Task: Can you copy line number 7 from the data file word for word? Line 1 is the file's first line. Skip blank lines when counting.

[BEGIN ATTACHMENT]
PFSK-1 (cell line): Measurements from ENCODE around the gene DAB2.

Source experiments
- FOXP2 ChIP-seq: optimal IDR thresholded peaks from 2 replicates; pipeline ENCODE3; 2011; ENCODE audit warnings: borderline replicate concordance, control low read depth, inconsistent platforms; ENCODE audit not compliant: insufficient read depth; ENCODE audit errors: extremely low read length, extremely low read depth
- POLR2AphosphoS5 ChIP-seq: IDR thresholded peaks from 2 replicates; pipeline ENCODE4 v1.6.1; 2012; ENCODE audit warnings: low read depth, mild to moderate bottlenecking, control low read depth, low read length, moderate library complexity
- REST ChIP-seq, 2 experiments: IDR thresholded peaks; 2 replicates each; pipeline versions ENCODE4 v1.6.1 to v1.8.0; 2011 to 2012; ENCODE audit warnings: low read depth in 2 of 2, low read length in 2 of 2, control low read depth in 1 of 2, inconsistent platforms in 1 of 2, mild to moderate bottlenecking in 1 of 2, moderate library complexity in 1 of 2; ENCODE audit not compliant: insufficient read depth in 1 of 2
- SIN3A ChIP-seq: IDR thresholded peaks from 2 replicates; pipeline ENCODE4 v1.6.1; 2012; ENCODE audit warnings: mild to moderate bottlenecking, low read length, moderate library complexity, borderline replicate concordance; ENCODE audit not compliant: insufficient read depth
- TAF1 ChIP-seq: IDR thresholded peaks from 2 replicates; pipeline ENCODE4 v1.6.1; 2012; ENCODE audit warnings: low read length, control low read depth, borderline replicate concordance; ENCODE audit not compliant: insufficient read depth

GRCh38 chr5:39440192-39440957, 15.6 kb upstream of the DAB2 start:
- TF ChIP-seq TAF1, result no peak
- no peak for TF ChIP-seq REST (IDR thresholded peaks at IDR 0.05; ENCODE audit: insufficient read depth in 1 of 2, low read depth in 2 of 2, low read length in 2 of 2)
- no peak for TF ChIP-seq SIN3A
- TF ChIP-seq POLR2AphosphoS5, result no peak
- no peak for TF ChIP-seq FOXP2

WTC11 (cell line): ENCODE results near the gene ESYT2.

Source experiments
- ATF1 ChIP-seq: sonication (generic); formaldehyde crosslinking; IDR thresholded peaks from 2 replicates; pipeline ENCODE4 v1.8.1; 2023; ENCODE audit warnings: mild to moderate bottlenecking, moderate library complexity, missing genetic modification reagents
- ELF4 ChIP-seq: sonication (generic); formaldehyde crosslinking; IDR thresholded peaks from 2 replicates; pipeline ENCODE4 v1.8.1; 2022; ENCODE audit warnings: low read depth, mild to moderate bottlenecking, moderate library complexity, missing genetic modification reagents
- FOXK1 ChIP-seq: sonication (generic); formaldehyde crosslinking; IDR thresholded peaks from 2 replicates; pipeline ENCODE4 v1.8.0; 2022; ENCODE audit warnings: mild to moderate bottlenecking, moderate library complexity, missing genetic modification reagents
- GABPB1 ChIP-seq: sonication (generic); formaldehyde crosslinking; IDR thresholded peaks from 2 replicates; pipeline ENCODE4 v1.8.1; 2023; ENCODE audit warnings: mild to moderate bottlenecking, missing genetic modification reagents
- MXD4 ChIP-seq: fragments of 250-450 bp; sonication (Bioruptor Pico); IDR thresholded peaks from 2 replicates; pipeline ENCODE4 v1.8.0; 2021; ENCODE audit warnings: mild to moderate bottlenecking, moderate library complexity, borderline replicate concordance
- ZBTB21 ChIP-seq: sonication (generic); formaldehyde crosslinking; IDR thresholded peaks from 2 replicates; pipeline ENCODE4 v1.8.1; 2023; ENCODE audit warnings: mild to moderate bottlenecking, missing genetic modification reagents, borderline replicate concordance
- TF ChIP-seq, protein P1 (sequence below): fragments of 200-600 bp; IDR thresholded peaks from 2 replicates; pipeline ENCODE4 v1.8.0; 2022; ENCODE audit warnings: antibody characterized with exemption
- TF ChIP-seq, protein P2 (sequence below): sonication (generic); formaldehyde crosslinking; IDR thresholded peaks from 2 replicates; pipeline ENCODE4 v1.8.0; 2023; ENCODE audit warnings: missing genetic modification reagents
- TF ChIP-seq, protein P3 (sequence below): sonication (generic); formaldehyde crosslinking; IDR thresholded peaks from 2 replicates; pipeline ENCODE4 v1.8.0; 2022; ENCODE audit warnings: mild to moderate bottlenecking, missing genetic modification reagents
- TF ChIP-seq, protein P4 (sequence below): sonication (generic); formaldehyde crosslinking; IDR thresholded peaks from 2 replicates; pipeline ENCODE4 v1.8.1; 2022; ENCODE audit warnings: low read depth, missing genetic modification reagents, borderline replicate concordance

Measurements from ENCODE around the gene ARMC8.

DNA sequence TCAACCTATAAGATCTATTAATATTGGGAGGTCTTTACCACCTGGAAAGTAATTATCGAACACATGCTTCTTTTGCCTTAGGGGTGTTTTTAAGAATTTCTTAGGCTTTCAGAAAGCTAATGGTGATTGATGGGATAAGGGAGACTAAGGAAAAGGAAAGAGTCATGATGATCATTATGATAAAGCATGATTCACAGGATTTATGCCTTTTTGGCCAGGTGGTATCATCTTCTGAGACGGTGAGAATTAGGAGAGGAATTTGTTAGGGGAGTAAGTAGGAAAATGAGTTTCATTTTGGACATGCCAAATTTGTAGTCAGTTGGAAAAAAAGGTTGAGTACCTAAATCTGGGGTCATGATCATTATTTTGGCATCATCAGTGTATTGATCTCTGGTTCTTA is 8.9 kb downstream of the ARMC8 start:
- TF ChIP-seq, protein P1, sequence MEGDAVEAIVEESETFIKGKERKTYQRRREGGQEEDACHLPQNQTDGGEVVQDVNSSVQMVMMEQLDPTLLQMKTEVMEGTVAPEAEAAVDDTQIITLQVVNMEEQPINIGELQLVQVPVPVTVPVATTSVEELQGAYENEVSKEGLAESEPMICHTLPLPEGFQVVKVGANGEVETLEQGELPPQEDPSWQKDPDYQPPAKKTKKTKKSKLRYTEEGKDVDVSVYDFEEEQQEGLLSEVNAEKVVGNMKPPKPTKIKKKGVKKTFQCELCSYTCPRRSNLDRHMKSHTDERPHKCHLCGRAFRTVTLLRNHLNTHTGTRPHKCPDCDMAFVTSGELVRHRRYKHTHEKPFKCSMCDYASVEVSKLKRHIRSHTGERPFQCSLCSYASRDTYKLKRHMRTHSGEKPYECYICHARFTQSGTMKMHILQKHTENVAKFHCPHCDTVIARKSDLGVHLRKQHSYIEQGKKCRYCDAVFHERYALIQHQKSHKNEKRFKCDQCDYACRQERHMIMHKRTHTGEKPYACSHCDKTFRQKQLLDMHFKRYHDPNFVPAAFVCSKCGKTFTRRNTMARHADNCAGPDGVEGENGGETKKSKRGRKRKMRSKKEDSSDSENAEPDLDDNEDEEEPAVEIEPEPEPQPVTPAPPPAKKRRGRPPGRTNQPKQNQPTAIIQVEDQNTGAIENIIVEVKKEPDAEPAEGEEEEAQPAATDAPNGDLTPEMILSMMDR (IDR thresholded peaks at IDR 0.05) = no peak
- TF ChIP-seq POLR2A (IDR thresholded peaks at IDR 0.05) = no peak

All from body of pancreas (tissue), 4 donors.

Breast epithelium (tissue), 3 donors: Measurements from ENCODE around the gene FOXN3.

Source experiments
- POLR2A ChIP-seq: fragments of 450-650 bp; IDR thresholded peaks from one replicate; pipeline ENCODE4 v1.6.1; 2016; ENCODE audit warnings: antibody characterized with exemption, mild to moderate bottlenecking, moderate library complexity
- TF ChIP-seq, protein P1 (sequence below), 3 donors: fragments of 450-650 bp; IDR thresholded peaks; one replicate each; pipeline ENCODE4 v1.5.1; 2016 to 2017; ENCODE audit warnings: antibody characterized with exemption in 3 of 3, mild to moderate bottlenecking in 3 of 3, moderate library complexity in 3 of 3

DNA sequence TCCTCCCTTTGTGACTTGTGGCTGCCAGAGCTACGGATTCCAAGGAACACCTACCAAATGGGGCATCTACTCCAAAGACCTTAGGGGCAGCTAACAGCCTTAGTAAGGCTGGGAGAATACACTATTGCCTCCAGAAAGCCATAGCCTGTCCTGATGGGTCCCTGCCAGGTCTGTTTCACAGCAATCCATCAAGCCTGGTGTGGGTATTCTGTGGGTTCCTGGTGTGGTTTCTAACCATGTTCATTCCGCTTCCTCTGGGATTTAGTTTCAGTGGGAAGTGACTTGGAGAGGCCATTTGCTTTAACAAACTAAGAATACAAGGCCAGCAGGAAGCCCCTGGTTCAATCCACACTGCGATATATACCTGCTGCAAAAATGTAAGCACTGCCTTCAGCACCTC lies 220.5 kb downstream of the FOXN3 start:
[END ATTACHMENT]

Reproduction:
- TAF1 ChIP-seq: IDR thresholded peaks from 2 replicates; pipeline ENCODE4 v1.6.1; 2012; ENCODE audit warnings: low read length, control low read depth, borderline replicate concordance; ENCODE audit not compliant: insufficient read depth